Belili, Ishtar



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Ishtar, Tablets, Gilgamesh, Tammuz, Ashur, Anu, Babylonian


Ishtar was the goddess of love, war, fertility, and sexuality. Ishtar was the daughter of Anu. She was particularly worshipped in northern Mesopotamia, at the Assyrian cities of Nineveh, Ashur and Arbela (Erbil). Top left Ereshkigal and next to it Ishtar.


Besides the lions on her gate, her symbol is an eight-pointed star. Ishtar holding her symbol, Louvre Museum One type of depiction of Ishtar/Inanna The lion was her symbol (detail of the Ishtar Gate) In the Babylonian pantheon, she "was the divine personification of the planet Venus".


Ishtar had many lovers; however, as Gilgamesh noted, "Woe to him whom Ishtar had honoured! The fickle goddess treated her passing lovers cruelly, and the unhappy wretches usually paid dearly for the favours heaped on them."


Animals, enslaved by love, lost their native vigour: they fell into traps laid by men or were domesticated by them. "Thou has loved the lion, mighty in strength," says the hero Gilgamesh to Ishtar, "and thou hast dug for him seven and seven pits! Thou hast loved the steed, proud in battle, and destined him for the halter, the goad and the whip." Even for the gods Ishtar's love was fatal. In her youth the goddess had loved Tammuz, god of the harvest, and—if one is to believe Gilgamesh —this love caused the death of Tammuz.


Her cult may have involved sacred prostitution, though this is debatable. One of the most famous myths about Ishtar describes her descent to the underworld. In this myth, Ishtar approaches the gates of the underworld and demands that the gatekeeper open them:

Belili, Ereshkigal, Namtar, Gatekeeper, Papsukal, Gods

Dumuzi/Tammuz and Inanna

Bottom left Inanna and next to it Dumuzi or Tammuz and Inanna.

If thou openest not the gate to let me enter, I will break the door, I will wrench the lock, I will smash the door-posts, I will force the doors. I will bring up the dead to eat the living. And the dead will outnumber the living. The gatekeeper hurried to tell Ereshkigal, the Queen of the Underworld.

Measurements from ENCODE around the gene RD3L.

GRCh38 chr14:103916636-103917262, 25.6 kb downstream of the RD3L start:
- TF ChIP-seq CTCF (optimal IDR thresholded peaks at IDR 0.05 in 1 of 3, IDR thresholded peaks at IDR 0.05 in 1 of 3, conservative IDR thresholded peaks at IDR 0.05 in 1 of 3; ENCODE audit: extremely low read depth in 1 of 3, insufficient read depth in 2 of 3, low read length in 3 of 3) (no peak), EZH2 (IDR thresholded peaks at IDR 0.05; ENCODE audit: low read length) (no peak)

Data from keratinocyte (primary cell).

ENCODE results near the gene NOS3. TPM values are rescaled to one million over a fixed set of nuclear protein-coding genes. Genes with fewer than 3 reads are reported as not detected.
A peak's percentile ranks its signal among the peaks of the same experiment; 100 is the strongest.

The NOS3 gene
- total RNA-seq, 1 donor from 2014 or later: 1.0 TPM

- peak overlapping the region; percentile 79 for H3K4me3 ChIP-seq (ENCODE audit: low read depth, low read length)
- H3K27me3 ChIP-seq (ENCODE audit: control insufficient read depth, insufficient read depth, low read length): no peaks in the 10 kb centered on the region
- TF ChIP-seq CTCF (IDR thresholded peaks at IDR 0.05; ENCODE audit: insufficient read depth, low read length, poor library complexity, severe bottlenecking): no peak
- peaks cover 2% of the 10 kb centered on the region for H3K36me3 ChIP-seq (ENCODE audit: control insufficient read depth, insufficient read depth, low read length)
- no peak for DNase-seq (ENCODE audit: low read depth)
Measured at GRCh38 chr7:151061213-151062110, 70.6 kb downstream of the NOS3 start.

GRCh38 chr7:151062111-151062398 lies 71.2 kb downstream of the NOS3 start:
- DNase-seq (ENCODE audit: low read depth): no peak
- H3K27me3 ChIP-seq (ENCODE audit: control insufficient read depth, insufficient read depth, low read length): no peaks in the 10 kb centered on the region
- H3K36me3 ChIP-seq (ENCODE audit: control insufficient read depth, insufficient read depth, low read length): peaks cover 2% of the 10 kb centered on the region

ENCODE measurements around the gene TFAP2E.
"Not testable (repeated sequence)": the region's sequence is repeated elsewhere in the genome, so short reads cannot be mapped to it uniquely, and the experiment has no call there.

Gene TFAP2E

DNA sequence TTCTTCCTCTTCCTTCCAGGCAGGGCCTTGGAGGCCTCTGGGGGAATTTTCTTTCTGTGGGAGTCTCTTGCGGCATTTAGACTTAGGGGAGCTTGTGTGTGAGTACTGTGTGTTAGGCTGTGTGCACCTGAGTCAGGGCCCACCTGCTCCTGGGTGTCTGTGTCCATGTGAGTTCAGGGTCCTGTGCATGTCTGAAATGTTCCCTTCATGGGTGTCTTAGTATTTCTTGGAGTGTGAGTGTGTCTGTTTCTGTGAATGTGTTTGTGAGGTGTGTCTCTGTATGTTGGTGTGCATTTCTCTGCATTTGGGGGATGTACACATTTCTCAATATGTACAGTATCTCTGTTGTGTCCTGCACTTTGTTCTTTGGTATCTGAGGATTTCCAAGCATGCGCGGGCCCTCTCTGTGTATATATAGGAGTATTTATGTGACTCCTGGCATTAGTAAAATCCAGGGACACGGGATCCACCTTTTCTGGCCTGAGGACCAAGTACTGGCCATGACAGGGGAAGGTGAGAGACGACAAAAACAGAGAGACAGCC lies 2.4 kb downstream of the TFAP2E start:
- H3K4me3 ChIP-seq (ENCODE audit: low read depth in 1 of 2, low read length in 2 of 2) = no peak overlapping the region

Ereshkigal told the gatekeeper to let Ishtar enter, but "according to the ancient decree".

The gatekeeper let Ishtar into the underworld, opening one gate at a time. At each gate, Ishtar had to shed one article of clothing. When she finally passed the seventh gate, she was naked.


In rage, Ishtar threw herself at Ereshkigal, but Ereshkigal ordered her servant Namtar to imprison Ishtar and unleash sixty diseases against her. After Ishtar descended to the underworld, all sexual activity ceased on earth. The god Papsukal reported the situation to Ea, the king of the gods.


Ea created an intersex being called Asu-shu-namir and sent it to Ereshkigal, telling it to invoke "the name of the great gods" against her and to ask for the bag containing the waters of life. Ereshkigal was enraged when she heard Asu-shu-namir's demand, but she had to give it the water of life. Asu-shu-namir sprinkled Ishtar with this water, reviving her.


Then, Ishtar passed back through the seven gates, getting one article of clothing back at each gate, and was fully clothed as she exited the last gate. Here there is a break in the text of the myth, which resumes with the following lines: If she (Ishtar) will not grant thee her release, To Tammuz, the lover of her youth, Pour out pure waters, pour out fine oil; With a festival garment deck him that he may play on the flute of lapis lazuli, That the votaries may cheer his liver.


[his spirit] Belili [sister of Tammuz] had gathered the treasure, With precious stones filled her bosom. When Belili heard the lament of her brother, she dropped her treasure, She scattered the precious stones before her, "Oh, my only brother, do not let me perish! On the day when Tammuz plays for me on the flute of lapis lazuli, playing it for me with the porphyry ring. Together with him, play ye for me, ye weepers and lamenting women! That the dead may rise up and inhale the incense."


Geshtinanna, Ishtar, Tammuz, Sumerian, Tammuz, Inanna, Dumuzi


Formerly, scholars believed that the myth of Ishtar's descent took place after the death of Ishtar's lover, Tammuz:


they thought Ishtar had gone to the underworld to rescue Tammuz.


However, the discovery of a corresponding about Inanna, the


Sumerian counterpart of Ishtar, has thrown some light on the myth of Ishtar's descent, including its somewhat enigmatic ending lines.


According to the Inanna myth, Inanna can only return from the underworld if she sends someone back in her place.


Demons go with her to make sure she sends someone back.


However, each time Inanna runs into someone, she finds him to be a friend and lets him go free.


When she finally reaches her home, she finds her husband Dumuzi


(Babylonian Tammuz) seated on his throne, not mourning her at all.


In anger, Inanna has the demons take


Dumuzi back to the underworld as her replacement. Dumuzi's sister


Geshtinanna is grief-stricken and volunteers to spend half the year in the underworld, during which time Dumuzi can go free.


The Ishtar myth presumably had a comparable ending,


Belili being the Babylonian equivalent of Geshtinanna.